What competition is all aboutKorea is a highly competitive society. It seems that people are stressed over competition in education, jobs and even relationships. In a capitalist system, competition is bound to be fierce, and there are both good and bad impacts on society.
Germany is somewhat different from Korea, but as it is also a capitalist society fundamentally, competition is perceived positively. Germans like to say, “Competition is good for business” (Konkurrenz belebt das Geschaeft) and “healthy competition” (gesunder Wettbewerb). As long as people care for one another and don’t get overly jealous, competition can improve the value and quality of products.
Healthy competition among people can help enhance competency and lead to mutual growth.
In the economy, consumers can choose from a wider range of products, and the market will expand. In the course of competition, the government should play the role of watchdog, expand welfare benefits and prevent the gap between the rich and the poor from widening excessively.
Personally, I prefer the German economic system of a social market economy rather than completely free market capitalism. An appropriate welfare system enables healthy competition to be possible.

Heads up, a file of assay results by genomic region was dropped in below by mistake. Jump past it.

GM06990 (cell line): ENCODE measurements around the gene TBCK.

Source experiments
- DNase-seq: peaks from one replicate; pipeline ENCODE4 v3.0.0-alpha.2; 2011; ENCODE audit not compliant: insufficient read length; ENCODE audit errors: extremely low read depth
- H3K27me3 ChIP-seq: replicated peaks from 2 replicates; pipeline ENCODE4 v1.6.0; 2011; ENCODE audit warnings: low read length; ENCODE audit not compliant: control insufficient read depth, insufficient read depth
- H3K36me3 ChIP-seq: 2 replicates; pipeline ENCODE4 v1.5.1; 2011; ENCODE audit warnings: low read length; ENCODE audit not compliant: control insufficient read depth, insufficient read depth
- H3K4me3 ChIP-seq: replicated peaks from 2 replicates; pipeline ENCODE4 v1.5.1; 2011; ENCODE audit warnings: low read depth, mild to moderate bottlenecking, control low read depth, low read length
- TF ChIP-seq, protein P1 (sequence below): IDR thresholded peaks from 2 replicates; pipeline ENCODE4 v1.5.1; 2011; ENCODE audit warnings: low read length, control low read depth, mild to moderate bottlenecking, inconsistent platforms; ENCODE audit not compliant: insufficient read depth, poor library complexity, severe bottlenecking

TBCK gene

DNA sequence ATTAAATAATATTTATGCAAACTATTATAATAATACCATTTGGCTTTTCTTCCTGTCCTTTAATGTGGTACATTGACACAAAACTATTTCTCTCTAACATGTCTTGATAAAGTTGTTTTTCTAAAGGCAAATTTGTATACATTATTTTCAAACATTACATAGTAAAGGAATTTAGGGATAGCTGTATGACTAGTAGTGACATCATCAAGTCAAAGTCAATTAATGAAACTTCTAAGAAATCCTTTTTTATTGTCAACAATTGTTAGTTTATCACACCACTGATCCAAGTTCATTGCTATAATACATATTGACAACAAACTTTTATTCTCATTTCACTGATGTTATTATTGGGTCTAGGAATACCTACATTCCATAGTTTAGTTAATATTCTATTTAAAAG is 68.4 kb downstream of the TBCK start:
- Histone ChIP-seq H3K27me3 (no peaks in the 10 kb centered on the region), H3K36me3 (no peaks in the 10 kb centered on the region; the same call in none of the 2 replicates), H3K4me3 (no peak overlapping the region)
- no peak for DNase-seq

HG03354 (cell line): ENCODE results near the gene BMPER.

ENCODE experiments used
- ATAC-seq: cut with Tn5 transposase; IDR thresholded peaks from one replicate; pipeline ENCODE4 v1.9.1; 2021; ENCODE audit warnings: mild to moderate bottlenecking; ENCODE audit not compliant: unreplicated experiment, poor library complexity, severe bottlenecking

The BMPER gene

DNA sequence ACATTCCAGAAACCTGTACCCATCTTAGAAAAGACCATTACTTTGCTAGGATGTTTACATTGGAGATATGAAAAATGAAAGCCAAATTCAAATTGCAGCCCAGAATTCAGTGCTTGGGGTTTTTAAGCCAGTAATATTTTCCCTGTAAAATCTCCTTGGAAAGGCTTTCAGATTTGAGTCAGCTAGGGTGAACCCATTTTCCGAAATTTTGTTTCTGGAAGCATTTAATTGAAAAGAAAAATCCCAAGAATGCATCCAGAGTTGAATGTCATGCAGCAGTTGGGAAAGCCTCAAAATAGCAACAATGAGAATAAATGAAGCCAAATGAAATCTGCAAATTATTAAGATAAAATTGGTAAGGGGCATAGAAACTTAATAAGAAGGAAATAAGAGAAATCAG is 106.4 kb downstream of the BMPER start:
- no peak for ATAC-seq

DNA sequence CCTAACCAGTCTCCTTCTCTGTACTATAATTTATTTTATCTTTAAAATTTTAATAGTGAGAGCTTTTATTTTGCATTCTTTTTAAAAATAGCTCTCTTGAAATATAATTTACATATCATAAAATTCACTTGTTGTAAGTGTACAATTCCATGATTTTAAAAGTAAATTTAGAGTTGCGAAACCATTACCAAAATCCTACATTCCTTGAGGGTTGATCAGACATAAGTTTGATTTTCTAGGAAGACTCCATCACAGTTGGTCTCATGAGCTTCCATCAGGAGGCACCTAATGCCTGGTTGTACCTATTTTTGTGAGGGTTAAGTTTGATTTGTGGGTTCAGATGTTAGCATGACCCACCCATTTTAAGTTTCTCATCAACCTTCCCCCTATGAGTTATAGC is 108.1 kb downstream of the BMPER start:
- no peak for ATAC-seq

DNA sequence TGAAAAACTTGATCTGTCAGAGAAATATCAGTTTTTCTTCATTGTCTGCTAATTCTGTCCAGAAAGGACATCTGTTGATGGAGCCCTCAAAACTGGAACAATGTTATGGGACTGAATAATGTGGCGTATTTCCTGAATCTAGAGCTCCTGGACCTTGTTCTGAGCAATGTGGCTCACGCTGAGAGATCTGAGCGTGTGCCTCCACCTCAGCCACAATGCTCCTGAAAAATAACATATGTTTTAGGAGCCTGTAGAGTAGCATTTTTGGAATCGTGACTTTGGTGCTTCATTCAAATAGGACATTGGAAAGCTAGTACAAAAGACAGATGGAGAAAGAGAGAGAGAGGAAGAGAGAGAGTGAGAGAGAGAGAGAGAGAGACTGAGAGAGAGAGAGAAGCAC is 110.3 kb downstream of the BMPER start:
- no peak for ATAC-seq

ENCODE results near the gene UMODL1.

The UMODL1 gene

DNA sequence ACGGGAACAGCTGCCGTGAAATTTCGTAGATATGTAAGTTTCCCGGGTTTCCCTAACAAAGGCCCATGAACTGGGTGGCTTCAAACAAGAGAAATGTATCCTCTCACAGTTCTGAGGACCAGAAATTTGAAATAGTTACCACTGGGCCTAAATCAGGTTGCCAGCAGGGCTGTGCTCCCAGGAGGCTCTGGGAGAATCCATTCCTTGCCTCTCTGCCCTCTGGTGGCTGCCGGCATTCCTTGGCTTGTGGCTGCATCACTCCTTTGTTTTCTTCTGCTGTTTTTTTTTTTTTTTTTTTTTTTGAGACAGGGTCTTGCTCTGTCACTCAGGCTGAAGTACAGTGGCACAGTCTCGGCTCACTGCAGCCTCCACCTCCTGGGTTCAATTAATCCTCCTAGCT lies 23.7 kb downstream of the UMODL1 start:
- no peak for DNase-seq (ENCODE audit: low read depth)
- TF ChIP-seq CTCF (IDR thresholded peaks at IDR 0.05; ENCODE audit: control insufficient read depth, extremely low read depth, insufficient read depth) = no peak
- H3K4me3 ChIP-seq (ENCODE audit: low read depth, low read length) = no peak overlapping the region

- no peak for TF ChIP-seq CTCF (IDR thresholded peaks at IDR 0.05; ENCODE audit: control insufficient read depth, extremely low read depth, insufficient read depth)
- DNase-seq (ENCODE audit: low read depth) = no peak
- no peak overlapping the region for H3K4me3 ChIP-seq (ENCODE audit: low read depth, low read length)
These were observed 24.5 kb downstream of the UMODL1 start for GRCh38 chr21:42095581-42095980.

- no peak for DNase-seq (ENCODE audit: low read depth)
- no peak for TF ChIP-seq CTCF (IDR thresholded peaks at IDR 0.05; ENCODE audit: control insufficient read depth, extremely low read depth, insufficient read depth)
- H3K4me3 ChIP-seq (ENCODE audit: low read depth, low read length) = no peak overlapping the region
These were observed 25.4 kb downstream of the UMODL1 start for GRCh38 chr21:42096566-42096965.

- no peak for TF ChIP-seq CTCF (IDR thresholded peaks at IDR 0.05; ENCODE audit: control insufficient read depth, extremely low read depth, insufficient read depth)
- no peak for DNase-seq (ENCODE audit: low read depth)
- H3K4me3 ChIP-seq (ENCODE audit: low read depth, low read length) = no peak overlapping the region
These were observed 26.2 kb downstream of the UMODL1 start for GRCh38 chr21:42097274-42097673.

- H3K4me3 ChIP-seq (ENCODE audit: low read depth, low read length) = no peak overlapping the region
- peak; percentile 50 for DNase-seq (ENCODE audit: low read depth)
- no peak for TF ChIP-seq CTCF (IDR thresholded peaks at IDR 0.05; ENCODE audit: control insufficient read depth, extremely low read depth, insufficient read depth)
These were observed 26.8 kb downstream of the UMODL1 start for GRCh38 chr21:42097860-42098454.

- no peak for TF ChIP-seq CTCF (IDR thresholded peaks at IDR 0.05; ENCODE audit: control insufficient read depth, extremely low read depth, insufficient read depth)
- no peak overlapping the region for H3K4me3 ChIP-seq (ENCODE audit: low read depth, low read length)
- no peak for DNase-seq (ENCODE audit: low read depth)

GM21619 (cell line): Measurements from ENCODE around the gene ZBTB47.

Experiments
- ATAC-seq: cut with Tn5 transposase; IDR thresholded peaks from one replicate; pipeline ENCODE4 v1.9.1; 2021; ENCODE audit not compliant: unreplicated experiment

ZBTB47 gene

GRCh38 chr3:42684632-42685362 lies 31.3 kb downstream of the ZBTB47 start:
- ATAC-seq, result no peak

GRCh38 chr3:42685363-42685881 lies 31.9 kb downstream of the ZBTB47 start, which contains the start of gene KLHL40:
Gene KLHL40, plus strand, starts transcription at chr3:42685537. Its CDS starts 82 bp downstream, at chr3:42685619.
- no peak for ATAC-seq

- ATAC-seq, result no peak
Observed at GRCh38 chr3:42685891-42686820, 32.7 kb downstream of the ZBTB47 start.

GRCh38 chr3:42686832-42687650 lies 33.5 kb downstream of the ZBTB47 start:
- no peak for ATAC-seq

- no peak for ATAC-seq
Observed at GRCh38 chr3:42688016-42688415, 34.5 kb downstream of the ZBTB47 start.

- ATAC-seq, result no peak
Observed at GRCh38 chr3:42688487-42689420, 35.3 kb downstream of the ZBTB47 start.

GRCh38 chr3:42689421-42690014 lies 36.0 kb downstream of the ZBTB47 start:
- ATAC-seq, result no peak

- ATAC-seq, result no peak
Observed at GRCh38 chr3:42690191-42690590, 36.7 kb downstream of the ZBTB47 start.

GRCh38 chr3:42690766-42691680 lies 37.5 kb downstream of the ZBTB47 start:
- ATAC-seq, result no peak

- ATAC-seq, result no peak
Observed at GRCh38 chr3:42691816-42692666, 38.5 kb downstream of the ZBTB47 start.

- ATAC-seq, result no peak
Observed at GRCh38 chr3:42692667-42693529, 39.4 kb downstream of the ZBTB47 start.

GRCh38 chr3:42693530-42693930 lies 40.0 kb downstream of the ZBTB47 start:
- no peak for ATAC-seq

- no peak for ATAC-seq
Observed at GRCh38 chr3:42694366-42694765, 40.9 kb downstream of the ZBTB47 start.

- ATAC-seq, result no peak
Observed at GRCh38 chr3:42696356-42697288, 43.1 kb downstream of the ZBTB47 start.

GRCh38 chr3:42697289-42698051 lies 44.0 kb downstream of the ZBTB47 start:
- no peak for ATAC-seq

Then do we need competition in education? I do not believe it is necessary. I was surprised when I first heard that Korean students are ranked in class. In Korea, we often hear who did better, or who did the worst.
In schools in Germany, students know who came out as the top of the class, but only the teacher knows the ranking. Germans believe that making the ranking public could encourage jealousy and discourage low-performing students. People are good at different areas and have different interests.
A school is a place where students study together, learn to help each other and kindle passion for their future. The question of who does better is just as meaningless as comparing a bird and a tiger.
The more important question we should be asking is what he or she does best. In education, attaining personal improvement and progress is more important than comparing a student with others in ranking.
When competition intensifies excessively, it leads to jealousy and greed. These emotions could make students more unstable and delay personal and moral growth. How about Korean schools stop publishing rankings altogether? Then, schools can lose excessive competition and gain healthy competition.
The author is a TV personality from Germany who appears on the JTBC talk show “Non-Summit.”
JoongAng Ilbo, March 3, Page 32
by DANIEL LINDEMANN